007 The 007 was a Daimler-Benz development. Daimler-Benz was a late comer to turbojet development. DB rejected any work on a turbojet engine prewar. DB hired Karl Leist from DVL's supercharger division to develop a jet engine for DB.
The design Leist came up with was a very complex contra-rotating turbofan engine. Throughout development DB continued to show minimal interest in this engine. Work on the 007 continued through late 1943 when the RLM cancelled the project due to lack of progress.

011 This was the last wartime engine developed by Henkel and Von Ohain. Development on the 011 started in September 1942. The 011 was a very ambitious and much larger design than previous engines Von Ohain had developed. The 011 was 13 feet long, 42.4" in diameter and weighed 2090 lbs. It developed 2860 lbs thrust at 11,000 rpm and a specific fuel consumption of 1.31.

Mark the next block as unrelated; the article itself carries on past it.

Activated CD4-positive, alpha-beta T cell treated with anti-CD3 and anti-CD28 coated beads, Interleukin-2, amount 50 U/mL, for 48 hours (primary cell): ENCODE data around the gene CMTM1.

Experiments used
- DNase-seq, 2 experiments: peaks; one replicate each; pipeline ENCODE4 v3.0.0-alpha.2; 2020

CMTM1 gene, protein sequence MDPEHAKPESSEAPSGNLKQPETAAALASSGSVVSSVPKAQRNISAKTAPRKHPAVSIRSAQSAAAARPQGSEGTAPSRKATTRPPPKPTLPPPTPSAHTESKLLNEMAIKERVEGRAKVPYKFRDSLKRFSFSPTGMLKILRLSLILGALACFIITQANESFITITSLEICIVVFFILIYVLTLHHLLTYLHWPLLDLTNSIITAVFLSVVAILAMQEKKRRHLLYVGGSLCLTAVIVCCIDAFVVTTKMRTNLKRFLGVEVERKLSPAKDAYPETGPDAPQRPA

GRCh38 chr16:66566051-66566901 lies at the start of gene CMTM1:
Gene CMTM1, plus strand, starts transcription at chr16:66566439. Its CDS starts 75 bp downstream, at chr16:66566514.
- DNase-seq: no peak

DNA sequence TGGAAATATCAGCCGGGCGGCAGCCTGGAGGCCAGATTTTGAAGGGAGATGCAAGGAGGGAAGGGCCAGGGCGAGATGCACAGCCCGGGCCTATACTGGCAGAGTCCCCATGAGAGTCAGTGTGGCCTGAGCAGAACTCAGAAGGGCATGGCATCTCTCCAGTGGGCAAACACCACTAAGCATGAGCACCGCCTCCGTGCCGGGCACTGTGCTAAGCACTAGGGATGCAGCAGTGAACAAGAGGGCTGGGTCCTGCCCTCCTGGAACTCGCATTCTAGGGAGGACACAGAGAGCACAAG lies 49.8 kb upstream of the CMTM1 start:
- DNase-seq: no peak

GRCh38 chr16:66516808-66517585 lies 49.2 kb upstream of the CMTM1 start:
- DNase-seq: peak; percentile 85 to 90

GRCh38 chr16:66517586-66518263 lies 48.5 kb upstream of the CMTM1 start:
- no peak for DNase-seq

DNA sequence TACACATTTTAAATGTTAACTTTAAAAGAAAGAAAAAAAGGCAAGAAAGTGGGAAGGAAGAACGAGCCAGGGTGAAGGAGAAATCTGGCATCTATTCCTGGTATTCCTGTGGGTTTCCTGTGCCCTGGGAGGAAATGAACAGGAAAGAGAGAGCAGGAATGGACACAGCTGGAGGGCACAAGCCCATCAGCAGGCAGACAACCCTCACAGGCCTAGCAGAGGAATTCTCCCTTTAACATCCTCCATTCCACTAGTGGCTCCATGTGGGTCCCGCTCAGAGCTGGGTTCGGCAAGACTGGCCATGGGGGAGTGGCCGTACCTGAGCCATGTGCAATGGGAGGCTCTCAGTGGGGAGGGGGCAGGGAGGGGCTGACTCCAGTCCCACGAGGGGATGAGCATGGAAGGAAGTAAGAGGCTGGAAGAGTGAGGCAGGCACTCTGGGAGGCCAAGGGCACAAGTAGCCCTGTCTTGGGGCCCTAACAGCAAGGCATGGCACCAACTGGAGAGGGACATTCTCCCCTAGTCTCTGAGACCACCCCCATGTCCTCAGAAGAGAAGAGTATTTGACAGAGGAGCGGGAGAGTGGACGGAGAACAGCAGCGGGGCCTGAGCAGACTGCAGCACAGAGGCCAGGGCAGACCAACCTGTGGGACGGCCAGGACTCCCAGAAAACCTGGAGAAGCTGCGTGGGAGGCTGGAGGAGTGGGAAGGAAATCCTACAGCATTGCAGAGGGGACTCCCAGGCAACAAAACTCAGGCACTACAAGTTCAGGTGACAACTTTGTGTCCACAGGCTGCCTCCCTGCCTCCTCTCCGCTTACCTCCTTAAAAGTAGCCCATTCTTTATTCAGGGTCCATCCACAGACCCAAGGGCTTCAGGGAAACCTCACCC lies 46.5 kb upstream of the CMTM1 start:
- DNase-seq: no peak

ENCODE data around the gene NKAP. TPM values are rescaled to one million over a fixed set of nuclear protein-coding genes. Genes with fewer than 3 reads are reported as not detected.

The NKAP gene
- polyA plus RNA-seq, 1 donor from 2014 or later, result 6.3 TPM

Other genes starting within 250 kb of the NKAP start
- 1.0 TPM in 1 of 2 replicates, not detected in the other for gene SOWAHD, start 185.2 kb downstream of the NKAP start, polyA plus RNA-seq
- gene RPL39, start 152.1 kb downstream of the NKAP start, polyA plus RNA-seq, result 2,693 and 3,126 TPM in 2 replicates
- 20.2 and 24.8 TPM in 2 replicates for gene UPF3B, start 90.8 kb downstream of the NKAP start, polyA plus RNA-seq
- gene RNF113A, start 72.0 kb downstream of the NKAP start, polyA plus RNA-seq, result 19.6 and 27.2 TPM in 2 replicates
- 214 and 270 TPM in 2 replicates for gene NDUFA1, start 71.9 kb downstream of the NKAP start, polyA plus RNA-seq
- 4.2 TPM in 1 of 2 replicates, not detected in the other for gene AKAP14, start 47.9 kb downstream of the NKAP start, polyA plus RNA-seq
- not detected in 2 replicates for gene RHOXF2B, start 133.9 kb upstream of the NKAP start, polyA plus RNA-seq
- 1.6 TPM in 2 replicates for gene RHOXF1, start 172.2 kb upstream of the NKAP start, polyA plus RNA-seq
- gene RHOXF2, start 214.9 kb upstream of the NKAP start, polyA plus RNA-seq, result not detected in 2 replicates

The design followed the pattern of the 001. The compressor section consisted of 1 axial / centrifugal stage followed by 3 axial stages. A straight annular combustion chamber was utilized. The turbine section had 2 axial turbines.
A turboprop version, the 021, was to be developed by Daimler-Benz. Testing of the 011 was underway when the war ended.

012 The Junkers Jumo competitor to Henkel's 011. This engine only reached preliminary design stages when the war ended. It was envisioned as a very large engine producing 6600 lbs thrust and weighing about 4400 lbs. The turboprop version was designated the 022